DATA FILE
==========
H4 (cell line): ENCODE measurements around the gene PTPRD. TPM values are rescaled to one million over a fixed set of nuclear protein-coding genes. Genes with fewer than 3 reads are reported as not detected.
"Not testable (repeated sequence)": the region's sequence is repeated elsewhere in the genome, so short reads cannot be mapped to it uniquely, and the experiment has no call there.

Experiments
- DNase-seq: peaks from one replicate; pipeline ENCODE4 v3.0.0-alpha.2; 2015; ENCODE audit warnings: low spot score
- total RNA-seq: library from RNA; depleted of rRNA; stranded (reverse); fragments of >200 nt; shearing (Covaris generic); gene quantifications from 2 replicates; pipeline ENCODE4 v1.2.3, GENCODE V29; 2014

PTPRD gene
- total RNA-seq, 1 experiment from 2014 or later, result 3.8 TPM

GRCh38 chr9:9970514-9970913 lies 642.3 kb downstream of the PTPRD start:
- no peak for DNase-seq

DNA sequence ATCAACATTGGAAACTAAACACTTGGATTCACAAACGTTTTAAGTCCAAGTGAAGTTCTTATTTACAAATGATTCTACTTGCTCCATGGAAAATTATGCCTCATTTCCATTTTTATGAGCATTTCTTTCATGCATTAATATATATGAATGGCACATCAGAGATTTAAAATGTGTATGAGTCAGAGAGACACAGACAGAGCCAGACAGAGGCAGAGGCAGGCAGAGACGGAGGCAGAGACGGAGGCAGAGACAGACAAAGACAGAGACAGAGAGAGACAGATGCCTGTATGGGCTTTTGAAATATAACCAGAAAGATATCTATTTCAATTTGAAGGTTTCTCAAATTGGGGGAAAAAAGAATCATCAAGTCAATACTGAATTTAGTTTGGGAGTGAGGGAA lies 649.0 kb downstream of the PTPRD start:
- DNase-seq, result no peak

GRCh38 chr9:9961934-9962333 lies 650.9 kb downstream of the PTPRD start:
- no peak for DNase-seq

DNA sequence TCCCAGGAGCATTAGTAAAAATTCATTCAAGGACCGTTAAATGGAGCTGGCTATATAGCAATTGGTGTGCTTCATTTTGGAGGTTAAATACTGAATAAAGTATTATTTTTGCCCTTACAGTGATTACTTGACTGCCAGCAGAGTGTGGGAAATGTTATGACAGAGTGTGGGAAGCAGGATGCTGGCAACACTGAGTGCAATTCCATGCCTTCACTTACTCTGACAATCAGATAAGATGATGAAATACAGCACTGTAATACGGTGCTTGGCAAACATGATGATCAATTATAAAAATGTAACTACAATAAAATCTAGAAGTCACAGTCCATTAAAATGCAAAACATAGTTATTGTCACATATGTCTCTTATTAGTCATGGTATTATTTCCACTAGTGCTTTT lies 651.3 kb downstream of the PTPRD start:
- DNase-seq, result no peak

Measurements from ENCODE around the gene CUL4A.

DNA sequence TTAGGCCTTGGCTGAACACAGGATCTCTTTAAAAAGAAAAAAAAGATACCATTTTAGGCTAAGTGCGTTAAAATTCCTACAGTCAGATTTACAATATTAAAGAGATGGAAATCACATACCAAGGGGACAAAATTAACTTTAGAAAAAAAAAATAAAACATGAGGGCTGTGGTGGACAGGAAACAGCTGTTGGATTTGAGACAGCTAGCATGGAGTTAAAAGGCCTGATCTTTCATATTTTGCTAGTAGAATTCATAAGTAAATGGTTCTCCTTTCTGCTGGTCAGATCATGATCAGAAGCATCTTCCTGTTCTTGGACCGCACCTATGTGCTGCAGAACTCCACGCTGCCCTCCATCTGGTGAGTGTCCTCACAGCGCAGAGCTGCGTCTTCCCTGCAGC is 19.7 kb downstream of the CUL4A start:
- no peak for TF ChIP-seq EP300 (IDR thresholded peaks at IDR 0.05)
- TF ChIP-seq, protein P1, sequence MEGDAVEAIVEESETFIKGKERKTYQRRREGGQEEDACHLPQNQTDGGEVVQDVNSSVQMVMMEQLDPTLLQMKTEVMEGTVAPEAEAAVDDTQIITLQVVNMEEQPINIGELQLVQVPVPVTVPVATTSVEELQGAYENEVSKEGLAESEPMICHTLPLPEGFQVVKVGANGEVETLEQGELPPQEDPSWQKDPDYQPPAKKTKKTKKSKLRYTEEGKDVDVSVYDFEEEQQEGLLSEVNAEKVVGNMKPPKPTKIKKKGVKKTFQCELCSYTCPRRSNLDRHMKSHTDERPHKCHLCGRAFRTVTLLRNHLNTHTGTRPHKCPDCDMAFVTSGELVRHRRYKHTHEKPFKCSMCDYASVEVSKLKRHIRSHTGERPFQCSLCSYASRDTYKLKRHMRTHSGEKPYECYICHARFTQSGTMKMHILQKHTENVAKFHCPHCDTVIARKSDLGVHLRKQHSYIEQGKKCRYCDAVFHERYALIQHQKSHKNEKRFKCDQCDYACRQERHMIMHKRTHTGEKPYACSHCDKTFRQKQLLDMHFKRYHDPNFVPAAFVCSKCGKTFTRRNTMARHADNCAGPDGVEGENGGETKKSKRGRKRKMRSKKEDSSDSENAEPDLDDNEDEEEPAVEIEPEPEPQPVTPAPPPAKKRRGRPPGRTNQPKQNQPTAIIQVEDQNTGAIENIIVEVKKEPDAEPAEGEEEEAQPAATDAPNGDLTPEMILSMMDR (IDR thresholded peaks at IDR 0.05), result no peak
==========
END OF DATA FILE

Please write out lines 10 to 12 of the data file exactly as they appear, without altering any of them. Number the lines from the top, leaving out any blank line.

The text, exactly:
DNA sequence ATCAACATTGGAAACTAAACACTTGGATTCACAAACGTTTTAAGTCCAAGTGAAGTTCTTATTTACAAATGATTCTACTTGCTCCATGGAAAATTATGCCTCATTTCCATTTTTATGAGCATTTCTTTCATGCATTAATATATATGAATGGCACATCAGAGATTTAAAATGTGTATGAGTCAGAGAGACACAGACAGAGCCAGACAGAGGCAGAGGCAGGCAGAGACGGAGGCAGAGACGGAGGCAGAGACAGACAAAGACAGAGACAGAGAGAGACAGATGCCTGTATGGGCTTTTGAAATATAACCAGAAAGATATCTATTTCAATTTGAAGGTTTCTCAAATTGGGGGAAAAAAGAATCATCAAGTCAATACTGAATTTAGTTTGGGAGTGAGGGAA lies 649.0 kb downstream of the PTPRD start:
- DNase-seq, result no peak

GRCh38 chr9:9961934-9962333 lies 650.9 kb downstream of the PTPRD start: